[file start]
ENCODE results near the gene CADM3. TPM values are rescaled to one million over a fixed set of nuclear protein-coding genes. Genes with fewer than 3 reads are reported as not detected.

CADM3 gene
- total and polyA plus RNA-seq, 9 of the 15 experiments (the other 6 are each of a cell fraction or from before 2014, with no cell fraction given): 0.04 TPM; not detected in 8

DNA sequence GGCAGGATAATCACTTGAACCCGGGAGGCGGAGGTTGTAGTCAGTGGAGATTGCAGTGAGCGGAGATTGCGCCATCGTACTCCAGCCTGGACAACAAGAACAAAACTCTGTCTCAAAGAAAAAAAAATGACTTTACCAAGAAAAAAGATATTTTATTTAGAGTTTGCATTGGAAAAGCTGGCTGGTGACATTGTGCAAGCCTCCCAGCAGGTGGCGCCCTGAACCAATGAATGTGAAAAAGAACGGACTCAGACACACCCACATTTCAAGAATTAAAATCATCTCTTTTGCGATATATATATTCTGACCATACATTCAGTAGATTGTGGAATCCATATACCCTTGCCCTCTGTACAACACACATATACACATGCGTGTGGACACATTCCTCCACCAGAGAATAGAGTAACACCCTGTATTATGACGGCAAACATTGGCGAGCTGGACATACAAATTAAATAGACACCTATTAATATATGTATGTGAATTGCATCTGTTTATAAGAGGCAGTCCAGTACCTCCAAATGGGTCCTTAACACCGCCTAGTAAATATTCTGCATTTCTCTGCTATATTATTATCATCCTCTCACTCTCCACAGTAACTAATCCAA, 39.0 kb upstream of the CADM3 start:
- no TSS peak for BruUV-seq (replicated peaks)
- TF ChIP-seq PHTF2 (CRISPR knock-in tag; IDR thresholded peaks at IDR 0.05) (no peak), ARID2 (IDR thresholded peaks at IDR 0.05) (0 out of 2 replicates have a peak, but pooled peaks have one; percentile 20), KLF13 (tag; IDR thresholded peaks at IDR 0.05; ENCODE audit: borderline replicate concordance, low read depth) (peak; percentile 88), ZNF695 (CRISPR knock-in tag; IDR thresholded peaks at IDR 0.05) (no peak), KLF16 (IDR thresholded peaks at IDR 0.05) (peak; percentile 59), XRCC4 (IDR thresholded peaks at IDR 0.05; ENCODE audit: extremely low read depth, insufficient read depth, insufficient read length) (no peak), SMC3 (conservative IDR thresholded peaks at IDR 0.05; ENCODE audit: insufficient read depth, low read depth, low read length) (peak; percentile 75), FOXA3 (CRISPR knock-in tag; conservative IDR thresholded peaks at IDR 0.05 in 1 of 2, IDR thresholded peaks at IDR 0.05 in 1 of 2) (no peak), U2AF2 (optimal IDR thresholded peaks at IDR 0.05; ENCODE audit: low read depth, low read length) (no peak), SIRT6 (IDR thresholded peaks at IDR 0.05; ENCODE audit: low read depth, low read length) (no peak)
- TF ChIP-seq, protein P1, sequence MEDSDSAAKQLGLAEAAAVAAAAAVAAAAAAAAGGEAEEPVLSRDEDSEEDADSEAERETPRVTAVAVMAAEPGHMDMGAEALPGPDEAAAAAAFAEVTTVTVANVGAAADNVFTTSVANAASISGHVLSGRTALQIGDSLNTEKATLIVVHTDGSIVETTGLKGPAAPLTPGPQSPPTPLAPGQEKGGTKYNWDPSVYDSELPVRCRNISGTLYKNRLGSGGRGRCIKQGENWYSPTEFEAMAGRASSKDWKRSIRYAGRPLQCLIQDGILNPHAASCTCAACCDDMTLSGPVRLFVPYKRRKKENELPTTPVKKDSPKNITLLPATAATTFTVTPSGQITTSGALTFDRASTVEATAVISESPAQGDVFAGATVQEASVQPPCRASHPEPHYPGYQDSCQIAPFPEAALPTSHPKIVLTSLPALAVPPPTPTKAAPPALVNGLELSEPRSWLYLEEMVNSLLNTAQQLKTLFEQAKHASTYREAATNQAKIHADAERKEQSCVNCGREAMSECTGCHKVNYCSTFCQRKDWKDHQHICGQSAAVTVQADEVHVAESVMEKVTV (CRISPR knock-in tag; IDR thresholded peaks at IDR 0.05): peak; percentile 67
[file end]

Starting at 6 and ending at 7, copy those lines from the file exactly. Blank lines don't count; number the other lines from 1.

- TF ChIP-seq PHTF2 (CRISPR knock-in tag; IDR thresholded peaks at IDR 0.05) (no peak), ARID2 (IDR thresholded peaks at IDR 0.05) (0 out of 2 replicates have a peak, but pooled peaks have one; percentile 20), KLF13 (tag; IDR thresholded peaks at IDR 0.05; ENCODE audit: borderline replicate concordance, low read depth) (peak; percentile 88), ZNF695 (CRISPR knock-in tag; IDR thresholded peaks at IDR 0.05) (no peak), KLF16 (IDR thresholded peaks at IDR 0.05) (peak; percentile 59), XRCC4 (IDR thresholded peaks at IDR 0.05; ENCODE audit: extremely low read depth, insufficient read depth, insufficient read length) (no peak), SMC3 (conservative IDR thresholded peaks at IDR 0.05; ENCODE audit: insufficient read depth, low read depth, low read length) (peak; percentile 75), FOXA3 (CRISPR knock-in tag; conservative IDR thresholded peaks at IDR 0.05 in 1 of 2, IDR thresholded peaks at IDR 0.05 in 1 of 2) (no peak), U2AF2 (optimal IDR thresholded peaks at IDR 0.05; ENCODE audit: low read depth, low read length) (no peak), SIRT6 (IDR thresholded peaks at IDR 0.05; ENCODE audit: low read depth, low read length) (no peak)
- TF ChIP-seq, protein P1, sequence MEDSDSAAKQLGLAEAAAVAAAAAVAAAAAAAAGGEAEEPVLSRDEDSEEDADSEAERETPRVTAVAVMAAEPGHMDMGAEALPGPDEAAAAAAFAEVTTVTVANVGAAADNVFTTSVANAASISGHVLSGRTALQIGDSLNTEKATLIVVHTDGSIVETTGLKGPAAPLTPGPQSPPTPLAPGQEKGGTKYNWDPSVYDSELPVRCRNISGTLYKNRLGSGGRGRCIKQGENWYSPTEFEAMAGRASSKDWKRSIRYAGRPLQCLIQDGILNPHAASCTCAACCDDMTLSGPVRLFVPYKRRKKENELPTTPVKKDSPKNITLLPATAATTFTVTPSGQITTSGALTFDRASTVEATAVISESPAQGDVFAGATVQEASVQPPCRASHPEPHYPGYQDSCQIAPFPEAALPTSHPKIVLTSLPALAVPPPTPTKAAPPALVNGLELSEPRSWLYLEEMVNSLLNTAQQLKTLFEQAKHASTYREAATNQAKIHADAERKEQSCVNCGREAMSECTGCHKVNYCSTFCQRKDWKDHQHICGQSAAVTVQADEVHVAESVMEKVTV (CRISPR knock-in tag; IDR thresholded peaks at IDR 0.05): peak; percentile 67